The Nonsense of AI

This forum is meant for anything you would like to share with other visitors
Terry
Posts: 306
Joined: Wed Jan 03, 2018 11:58 am

The Nonsense of AI

Post by Terry »

Your computer is a Machine.

Concorde was a (Flying) Machine.

Birds were seen flying - over the years man learned from this and created Concorde.

If Concorde had existed before Birds, could man have learned the opposite way in order to create them?

Just a thought.

And here's another:

I have a car with manual transmission. When approaching a road junction I (intelligently) change gear and put foot on brake.

If I were to change to an automatic, I'd no longer have to change gear. Does that mean intelligence has been transferred to the car?

Terry
User avatar
Phil Hepburn
Posts: 743
Joined: Sun Sep 11, 2016 2:16 pm

The Nonsense of AI

Post by Phil Hepburn »

Hi Terry,

Yep! - this is my gripe - the vast over-use of the term 'AI'. Real 'AI' is a rare thing indeed, the rest is some sort of machine learning, at best. And machine learning often just means keeping previous data from 'outcomes' and therefore searching more data next time.

Getting a machine to write an algorithm and then update and improve it as time goes by, is a whole different ballgame.

One area in which I would like to see some machine learning is for my spellchecker to learn as I go, and notice the words/vocabulary I use and then offer me different (and more intelligent) choices as time goes by - the dumbness of any spell checker I use in the .NET / Windows platform annoys me intensely ;-0)

If birds and come after Concorde then they would be flying faster - or have I misunderstood your analogy ?

Cheers,
Phil.
Terry
Posts: 306
Joined: Wed Jan 03, 2018 11:58 am

The Nonsense of AI

Post by Terry »

Hi Phil

Faster Birds is a next step, yes. But my real point is that (forgetting about some weird physical Bird-like structure built around Concorde) it is impossible to produce a real bird, or devise a way of doing such a thing.

That says to me that what you refer to as "Real AI" is not just rare, it is impossible to achieve.

Machine Learning, too, is nonsense, although I can just about accept its use. But "Learning" is something a machine just cannot do.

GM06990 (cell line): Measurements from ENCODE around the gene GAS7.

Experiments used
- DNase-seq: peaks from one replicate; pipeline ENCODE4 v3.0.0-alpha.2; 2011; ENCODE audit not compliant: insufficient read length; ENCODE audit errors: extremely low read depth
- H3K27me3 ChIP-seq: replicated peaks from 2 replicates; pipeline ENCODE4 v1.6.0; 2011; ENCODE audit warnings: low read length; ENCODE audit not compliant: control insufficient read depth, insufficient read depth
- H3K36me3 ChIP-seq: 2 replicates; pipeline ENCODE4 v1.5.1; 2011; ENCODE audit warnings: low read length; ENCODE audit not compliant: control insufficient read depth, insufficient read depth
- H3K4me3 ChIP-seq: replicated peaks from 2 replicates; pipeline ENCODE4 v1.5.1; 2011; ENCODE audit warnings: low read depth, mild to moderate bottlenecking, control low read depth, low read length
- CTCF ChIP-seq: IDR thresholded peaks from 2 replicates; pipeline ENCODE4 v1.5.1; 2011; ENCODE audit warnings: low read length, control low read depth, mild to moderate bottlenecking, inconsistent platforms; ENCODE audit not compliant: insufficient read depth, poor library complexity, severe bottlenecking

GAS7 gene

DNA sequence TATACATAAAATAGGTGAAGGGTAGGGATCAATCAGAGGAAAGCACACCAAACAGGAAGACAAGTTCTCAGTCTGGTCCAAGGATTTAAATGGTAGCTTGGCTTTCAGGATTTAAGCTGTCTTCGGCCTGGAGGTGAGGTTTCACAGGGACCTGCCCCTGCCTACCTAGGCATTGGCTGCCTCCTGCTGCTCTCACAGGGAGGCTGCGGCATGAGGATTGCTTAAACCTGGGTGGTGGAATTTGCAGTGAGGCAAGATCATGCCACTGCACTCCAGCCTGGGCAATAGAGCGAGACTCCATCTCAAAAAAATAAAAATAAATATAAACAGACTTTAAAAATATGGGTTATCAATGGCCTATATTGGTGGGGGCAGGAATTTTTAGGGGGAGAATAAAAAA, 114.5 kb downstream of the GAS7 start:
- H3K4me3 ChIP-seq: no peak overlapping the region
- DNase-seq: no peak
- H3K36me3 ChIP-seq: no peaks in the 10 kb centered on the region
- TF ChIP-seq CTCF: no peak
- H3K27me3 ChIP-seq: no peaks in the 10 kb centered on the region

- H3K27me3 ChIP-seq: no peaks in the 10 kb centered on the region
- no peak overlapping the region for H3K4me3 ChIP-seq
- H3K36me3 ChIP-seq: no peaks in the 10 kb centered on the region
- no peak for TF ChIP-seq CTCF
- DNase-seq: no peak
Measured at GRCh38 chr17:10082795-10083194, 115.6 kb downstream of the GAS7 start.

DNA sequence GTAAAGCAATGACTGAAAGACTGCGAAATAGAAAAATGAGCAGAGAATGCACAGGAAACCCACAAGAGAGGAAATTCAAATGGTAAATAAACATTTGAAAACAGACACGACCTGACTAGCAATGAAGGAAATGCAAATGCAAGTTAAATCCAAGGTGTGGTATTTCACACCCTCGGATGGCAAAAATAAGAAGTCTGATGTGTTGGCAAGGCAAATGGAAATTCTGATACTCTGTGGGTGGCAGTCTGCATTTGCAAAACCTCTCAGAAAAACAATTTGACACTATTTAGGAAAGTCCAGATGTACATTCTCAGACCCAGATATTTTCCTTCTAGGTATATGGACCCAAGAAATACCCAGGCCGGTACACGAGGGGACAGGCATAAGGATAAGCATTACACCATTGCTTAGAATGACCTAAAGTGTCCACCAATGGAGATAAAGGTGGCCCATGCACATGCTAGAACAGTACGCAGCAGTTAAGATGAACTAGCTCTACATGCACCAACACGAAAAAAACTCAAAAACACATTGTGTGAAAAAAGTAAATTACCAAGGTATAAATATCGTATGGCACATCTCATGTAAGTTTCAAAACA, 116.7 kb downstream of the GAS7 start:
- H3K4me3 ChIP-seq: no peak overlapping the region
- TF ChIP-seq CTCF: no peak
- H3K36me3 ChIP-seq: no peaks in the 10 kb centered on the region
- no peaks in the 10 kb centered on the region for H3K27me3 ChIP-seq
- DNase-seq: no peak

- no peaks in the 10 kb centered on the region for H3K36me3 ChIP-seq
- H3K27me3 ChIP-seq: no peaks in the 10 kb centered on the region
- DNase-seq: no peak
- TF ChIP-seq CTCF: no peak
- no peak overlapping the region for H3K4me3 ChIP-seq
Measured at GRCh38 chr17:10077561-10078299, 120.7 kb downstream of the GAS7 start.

Following very complicated algorithms, provided you can think of them in the first place, say your desired spell-checker, are things a computer can do very well and at high speed.

Terry
FFF
Posts: 1532
Joined: Fri Sep 25, 2015 4:52 pm
Location: Germany

The Nonsense of AI

Post by FFF »

Guys,
while usually i'm all with you, i found an article in the latest c't journal about AlphaZero rather disconcerting - a programm without cleverly written alghorythm (talk about spellcheckers <g>), which "learns" by teaching itself.

Karl
Regards
Karl
(on Win8.1/64, Xide32 2.19, X#2.19.0.2.)
User avatar
Chris
Posts: 4587
Joined: Thu Oct 08, 2015 7:48 am
Location: Greece

The Nonsense of AI

Post by Chris »

Terry Bourne wrote: Following very complicated algorithms, provided you can think of them in the first place, say your desired spell-checker, are things a computer can do very well and at high speed.
OK, I'll bite :)
So what does "real" intelligence do differently?

Chris
Chris Pyrgas

XSharp Development Team test
chris(at)xsharp.eu
User avatar
Phil Hepburn
Posts: 743
Joined: Sun Sep 11, 2016 2:16 pm

The Nonsense of AI

Post by Phil Hepburn »

Hi Chris / guys,

'Real' intelligence sees from the outset, that there is a 'need' to have a better spell checker, and how it should operator from the users point of view !

Probably 'real' intelligence is what we call 'thinking outside of the box' !?